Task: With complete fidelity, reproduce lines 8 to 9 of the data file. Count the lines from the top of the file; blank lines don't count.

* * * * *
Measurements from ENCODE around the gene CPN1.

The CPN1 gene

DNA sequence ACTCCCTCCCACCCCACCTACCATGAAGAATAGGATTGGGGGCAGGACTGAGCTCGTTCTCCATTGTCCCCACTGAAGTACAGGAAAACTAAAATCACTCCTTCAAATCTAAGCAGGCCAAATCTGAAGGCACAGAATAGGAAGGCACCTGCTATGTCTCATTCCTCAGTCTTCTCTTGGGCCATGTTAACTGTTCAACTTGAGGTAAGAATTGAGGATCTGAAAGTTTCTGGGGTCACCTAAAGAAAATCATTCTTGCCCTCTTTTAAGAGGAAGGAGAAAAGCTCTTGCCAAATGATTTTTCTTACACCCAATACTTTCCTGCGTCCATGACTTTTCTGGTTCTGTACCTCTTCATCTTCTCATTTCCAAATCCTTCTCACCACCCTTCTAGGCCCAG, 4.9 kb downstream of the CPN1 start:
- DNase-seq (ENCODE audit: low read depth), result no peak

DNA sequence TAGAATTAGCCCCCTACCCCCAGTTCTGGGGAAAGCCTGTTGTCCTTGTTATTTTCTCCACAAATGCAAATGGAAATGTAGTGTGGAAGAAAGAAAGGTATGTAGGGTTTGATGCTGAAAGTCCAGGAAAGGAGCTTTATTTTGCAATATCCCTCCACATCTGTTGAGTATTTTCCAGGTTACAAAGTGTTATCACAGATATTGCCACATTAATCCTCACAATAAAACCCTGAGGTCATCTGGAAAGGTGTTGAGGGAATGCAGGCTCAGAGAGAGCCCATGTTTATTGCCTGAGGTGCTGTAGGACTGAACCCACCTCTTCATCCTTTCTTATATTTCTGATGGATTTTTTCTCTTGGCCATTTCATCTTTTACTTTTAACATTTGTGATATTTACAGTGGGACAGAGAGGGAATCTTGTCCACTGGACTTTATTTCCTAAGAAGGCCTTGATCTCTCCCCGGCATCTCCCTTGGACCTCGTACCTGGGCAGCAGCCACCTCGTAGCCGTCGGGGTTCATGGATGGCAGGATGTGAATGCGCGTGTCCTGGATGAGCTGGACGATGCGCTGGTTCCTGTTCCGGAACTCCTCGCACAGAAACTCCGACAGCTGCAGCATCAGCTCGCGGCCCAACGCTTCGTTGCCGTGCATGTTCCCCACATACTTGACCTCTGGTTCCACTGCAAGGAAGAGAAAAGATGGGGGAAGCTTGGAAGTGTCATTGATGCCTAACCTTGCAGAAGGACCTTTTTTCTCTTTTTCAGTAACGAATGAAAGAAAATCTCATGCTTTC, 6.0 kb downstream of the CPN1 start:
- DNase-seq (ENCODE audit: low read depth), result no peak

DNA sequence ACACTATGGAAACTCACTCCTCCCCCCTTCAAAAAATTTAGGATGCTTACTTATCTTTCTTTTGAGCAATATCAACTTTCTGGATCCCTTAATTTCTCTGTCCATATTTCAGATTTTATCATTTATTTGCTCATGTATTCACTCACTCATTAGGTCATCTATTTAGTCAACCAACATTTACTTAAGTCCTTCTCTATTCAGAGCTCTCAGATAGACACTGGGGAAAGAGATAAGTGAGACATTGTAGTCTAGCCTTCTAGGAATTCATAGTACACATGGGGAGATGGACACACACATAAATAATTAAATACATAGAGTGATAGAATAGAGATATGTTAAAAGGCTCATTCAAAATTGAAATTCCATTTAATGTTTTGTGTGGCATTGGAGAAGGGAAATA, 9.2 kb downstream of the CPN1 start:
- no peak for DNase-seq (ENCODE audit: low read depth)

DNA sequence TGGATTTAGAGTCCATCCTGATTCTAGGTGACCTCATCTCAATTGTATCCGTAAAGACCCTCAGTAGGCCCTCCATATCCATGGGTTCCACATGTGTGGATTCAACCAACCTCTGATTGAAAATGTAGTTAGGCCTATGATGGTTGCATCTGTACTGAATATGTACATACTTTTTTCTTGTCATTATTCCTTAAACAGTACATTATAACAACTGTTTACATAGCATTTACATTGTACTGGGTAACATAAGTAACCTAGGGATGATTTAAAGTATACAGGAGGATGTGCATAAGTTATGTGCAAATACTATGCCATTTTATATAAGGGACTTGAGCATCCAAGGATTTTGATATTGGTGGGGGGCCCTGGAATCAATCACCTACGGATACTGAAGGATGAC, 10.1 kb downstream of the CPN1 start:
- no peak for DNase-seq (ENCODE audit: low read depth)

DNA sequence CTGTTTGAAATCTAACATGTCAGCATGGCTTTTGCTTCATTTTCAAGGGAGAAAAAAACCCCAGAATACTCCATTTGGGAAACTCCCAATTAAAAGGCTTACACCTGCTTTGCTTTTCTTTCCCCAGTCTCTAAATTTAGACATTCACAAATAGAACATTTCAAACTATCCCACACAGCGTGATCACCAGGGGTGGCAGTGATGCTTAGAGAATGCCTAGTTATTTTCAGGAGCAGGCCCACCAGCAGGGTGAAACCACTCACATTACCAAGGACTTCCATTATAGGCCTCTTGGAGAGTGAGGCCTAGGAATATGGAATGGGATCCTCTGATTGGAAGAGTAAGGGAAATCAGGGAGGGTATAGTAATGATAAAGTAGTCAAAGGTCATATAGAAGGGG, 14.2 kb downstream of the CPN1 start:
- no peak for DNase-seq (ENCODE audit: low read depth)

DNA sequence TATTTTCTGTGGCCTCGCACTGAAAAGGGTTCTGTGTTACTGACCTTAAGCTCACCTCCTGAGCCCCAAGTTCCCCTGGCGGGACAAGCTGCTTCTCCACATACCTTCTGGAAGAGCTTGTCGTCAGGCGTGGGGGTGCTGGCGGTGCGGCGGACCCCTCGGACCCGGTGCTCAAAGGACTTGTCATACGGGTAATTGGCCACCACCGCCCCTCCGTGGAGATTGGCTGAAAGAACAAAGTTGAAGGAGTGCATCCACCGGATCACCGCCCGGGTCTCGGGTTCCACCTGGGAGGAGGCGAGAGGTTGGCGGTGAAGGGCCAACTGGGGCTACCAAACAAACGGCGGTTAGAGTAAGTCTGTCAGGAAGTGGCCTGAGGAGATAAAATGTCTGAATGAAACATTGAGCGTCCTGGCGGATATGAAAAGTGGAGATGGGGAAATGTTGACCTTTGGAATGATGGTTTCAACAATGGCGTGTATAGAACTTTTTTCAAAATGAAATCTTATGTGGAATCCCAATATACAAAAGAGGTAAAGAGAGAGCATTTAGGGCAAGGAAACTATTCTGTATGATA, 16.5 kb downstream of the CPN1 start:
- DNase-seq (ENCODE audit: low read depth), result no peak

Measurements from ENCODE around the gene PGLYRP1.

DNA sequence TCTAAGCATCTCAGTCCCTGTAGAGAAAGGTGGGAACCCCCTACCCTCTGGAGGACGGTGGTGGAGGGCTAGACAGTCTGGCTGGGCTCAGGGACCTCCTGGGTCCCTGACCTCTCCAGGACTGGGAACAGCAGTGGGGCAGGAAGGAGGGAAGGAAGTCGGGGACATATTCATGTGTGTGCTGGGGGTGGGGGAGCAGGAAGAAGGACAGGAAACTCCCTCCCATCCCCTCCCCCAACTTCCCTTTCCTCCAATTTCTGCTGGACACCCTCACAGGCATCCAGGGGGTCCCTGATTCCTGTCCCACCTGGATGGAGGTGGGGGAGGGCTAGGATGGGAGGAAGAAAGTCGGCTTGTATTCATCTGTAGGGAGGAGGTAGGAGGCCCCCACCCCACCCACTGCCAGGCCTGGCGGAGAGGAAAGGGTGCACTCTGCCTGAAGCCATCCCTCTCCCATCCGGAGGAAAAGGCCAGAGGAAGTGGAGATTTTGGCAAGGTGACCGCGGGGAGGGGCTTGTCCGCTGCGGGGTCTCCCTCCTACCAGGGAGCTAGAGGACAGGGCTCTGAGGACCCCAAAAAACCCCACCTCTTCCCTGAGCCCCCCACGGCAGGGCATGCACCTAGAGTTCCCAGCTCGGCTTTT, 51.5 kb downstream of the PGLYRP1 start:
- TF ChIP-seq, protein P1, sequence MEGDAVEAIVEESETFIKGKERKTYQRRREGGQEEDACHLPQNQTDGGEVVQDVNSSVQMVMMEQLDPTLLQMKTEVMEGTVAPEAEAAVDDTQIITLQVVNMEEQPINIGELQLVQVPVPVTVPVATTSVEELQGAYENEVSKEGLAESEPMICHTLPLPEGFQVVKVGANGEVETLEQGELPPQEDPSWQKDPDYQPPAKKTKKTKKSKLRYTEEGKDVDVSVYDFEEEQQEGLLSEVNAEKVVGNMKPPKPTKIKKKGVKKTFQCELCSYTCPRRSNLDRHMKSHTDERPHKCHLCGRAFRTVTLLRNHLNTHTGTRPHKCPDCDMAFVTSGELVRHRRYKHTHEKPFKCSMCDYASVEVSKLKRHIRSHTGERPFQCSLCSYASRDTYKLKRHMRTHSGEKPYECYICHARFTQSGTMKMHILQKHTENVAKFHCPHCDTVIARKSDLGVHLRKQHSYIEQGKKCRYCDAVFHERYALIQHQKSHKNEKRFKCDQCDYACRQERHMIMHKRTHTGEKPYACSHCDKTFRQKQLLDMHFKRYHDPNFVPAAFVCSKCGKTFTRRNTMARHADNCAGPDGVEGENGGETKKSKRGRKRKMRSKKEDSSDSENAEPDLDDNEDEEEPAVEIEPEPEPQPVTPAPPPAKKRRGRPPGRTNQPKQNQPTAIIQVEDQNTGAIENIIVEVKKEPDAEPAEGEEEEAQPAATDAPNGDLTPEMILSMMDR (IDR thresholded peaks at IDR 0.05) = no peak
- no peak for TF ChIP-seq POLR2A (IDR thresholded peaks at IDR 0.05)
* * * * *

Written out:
- no peak for DNase-seq (ENCODE audit: low read depth)

DNA sequence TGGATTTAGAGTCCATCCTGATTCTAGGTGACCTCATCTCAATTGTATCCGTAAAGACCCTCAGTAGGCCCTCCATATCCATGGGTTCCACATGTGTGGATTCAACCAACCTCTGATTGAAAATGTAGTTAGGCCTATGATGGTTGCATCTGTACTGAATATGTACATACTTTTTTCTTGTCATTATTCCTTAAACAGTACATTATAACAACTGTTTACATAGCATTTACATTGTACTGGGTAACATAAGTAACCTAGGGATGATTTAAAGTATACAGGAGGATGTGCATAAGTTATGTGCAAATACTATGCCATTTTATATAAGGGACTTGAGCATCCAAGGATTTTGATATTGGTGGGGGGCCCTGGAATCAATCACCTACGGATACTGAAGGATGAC, 10.1 kb downstream of the CPN1 start: